The Brooklyn Board of Elections illegally purged more than 117,000 voters from the electoral rolls ahead of the April 19 presidential primary, the Feds charge in a recent lawsuit.
The suit — first launched by good-government group Common Cause in November before the Department of Justice got on board on Jan. 12 — accuses the board of defying federal laws by nixing voters solely because they hadn’t voted in previous elections.
A state can boot someone off the rolls if they die or move outside of their registered city or county, but not simply because they fail to exercise their democratic right to cast a ballot.
The board can prove a voter has moved if he or she fails to vote in two successive federal general elections and then fails to respond to a notice sent to their home, but many of the purged voters never received one, the suit alleges.
What’s more, some 4,100 of them had actually had voted since 2008 after all, it says.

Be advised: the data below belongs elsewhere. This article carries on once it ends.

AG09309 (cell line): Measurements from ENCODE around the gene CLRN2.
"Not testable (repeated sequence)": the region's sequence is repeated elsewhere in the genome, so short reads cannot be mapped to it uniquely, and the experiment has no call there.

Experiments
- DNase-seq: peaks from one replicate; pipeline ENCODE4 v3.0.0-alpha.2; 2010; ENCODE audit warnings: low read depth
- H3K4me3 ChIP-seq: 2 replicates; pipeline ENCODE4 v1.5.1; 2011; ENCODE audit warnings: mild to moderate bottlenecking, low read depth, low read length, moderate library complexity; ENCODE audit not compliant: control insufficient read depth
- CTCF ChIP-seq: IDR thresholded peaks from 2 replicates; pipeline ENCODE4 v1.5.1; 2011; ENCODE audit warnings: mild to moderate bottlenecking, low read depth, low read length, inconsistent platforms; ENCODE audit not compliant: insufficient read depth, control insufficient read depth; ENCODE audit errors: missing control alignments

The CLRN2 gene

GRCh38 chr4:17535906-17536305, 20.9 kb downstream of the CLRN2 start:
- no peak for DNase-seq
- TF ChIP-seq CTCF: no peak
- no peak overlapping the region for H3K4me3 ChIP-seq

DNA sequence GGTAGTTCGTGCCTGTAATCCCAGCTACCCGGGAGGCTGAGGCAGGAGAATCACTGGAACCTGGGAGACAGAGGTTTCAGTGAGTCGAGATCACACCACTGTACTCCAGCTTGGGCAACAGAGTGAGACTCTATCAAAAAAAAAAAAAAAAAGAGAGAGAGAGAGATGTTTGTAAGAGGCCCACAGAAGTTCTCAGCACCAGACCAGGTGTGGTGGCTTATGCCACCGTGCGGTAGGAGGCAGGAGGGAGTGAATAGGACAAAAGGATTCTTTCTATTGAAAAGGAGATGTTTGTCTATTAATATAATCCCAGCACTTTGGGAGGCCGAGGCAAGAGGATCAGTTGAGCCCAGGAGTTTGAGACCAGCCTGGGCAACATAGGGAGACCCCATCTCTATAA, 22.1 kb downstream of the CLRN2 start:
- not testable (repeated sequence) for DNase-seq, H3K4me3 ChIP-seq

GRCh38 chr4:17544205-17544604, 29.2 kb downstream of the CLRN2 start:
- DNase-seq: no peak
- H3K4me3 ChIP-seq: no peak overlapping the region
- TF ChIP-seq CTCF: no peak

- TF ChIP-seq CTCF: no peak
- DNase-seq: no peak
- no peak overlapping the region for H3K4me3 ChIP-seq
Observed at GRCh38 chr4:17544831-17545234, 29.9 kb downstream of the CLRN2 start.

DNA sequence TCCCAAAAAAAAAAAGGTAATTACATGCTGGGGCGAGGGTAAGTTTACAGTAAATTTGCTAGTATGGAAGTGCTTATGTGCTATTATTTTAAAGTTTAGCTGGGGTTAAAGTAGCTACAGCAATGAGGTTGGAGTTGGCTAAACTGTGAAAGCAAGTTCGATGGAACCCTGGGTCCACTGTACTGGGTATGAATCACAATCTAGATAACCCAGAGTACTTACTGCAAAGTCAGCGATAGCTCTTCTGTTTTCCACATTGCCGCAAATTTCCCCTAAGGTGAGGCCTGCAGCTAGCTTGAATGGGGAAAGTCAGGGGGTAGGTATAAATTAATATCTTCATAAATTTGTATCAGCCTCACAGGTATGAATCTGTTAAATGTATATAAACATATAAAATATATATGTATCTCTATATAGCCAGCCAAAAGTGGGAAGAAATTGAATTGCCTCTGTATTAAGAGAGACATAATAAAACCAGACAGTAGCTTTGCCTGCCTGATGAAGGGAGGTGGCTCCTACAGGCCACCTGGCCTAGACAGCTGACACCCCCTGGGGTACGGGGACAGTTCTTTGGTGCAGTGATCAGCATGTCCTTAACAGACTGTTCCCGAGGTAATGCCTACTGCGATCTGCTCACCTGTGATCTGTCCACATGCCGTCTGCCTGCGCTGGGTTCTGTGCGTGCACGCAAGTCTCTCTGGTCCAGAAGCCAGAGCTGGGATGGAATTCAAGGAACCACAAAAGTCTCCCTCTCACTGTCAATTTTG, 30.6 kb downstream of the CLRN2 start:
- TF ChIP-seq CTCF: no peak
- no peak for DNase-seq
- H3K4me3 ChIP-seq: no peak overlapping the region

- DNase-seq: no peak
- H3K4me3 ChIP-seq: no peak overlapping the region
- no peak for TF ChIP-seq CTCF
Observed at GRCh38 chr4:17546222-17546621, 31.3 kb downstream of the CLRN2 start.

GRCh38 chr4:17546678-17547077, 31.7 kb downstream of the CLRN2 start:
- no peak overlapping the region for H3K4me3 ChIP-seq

The Feds want the board’s leaders to own up to their alleged mistakes and promise to reform so citizens aren’t shafted again, according to the prosecutor in charge.
“The right of citizens to vote is a critical part of democratic process,” said U.S. attorney Robert Capers. “We will work tirelessly to ensure that, in the future, the New York City Board of Elections fulfills its statutory obligation to maintain the rolls properly, and provide appropriate notice to voters when it does so.”
Many of the spurned Kings County voters were incensed when they showed up to vote in the Democratic primary on April 19 — then still a hotly contested face off between Hillary Clinton and Sen. Bernie Sanders — only to learn their name had mysteriously vanished from the roll.
The city subsequently launched an investigation into the shemozzle, and suspended Republican deputy chief clerk Diane Haslett-Rudiano and her Democratic counterpart Betty Ann Canizio for the duration.
State Attorney General Eric Schneiderman is still performing his own inquiry, but that probe is still ongoing, a spokeswoman said.
The Board of Elections cannot comment on pending litigation, a spokeswoman said, but she did confirm that Canizio and Haslett-Rudiano remain suspended.